When the Sky Falls: Workplace Community and the Lessons of 9/11

Updated: Feb 18, 2019


On September 11, 2001, I was working as a counselor for adjudicated and at-risk youth at a private school in southeastern Pennsylvania; about an hour-and-a-half from Manhattan.


We had a typical morning gathering with our students. We held a circle. Staff and students did a short “check-in”, saying something about how they were feeling that morning. We discussed some goals for the week, then everyone went off to class.


Around 8:45 EDT, like everyone else around the world that day, we realized that something terrible was happening.

This was before the era of smartphones. Teachers and staff who were in the habit of playing the radio during class, like the shop and art teachers, were the first to hear what was happening.


I started seeing staff walking down the hall looking odd and shocked. My first thought was to wonder who was absent that day. Our school had many students struggling with drug addiction and trying to break away from various kinds of criminal behavior. Was one of them hurt? Did someone overdose?


A quick meeting was called in the counselor’s office.


The first plane had just hit the North Tower. Initially, we all assumed it was a terrible accident. Many of our students were from New York and had family in living in the city, but we still decided to do nothing yet. We would wait until more information was available.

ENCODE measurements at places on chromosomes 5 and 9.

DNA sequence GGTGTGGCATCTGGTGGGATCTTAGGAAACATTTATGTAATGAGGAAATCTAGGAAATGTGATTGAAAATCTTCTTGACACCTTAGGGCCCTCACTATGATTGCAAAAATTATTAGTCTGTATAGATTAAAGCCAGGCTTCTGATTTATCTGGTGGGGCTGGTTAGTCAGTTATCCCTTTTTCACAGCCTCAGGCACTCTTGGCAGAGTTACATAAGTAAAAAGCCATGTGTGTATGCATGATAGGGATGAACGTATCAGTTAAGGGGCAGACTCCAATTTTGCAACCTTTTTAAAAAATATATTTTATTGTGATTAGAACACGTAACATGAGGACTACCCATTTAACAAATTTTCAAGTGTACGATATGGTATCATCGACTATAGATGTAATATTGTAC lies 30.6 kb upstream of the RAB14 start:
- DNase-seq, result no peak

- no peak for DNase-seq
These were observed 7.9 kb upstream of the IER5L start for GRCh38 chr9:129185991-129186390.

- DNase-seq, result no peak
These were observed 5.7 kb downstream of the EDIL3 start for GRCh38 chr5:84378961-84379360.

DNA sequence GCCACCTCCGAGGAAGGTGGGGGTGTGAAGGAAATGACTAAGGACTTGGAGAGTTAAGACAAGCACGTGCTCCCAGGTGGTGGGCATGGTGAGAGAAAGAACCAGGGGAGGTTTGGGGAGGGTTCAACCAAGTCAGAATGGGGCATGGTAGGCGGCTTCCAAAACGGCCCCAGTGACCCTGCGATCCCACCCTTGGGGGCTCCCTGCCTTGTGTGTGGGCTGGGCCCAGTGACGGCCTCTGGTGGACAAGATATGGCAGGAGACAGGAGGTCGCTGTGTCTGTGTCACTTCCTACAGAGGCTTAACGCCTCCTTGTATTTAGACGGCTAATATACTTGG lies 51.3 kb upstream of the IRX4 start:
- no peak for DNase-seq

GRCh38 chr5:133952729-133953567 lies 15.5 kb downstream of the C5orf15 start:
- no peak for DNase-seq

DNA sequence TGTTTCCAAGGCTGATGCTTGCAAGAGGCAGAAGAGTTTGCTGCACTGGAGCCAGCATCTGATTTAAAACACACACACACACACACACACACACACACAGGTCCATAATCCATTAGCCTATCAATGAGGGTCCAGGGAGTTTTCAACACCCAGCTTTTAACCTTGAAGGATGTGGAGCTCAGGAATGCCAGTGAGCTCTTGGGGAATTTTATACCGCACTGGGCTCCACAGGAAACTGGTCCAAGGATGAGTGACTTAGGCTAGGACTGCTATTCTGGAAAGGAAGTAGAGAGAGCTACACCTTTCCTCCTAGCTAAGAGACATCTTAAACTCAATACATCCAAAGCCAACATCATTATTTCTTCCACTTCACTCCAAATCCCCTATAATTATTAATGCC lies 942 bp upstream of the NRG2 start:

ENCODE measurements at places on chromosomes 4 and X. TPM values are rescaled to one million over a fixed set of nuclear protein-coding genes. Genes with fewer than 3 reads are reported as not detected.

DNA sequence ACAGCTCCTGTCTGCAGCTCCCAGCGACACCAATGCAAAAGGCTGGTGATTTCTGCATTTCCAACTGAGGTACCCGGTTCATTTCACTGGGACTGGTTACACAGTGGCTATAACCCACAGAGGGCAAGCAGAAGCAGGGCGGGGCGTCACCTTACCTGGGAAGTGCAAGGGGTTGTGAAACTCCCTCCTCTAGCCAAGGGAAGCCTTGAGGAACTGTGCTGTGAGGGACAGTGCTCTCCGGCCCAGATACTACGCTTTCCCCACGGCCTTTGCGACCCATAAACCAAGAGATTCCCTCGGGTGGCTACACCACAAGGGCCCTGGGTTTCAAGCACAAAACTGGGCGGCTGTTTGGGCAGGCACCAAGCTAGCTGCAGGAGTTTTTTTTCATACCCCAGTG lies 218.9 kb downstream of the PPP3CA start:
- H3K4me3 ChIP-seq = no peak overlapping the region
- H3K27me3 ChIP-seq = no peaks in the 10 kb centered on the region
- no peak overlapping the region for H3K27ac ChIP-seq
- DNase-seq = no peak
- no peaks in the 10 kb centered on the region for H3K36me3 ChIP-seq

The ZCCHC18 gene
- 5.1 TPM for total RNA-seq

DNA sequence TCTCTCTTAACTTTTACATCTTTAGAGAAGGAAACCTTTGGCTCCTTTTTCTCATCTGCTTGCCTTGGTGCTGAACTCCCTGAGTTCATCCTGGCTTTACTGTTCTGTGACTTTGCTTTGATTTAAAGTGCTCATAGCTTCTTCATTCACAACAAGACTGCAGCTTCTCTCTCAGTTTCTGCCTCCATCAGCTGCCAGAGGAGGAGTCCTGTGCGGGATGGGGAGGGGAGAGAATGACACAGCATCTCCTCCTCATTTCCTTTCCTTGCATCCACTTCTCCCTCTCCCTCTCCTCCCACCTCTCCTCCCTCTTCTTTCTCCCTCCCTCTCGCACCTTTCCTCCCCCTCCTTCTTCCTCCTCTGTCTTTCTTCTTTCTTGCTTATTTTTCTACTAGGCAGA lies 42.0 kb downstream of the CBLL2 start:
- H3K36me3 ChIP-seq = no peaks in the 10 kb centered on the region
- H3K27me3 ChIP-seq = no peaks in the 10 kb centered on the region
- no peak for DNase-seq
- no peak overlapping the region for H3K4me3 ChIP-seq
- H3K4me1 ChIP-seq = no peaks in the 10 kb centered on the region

Then the next plane hit the South Tower. Then the Pentagon was hit. Then another plane crashed in western Pennsylvania. What the hell was happening?


The staff were bewildered. Nothing like this had happened in most of our lifetimes. We didn’t have a template or script for what to do next. Our responsibilities that day paled in significance compared to the horrors that victims and first responders faced, but we felt overwhelmed.

We were momentarily paralyzed. Eventually, we realized that regardless of how we were feeling, it was wrong to withhold the information from staff and students any longer.


The most interpersonally savvy young people were already starting to ask if something had happened. They could see that the adults were upset. Just like my first reaction, they assumed a classmate was hurt or in trouble.


Not knowing what else to do, we did this.


We called another circle in our main meeting room. First, we told them everything we knew. We also told them everything we didn’t know. We assured them that as far as we knew, our local area was in no immediate danger. Our school was in a town of no great importance, but still… no one really understood what was happening yet.


Next, we said that we would go around the circle, in order, and one-by-one. We used something called a talking-piece; a small object that we passed from person to person. Whoever had the talking-piece was the only one who could talk. The others would listen.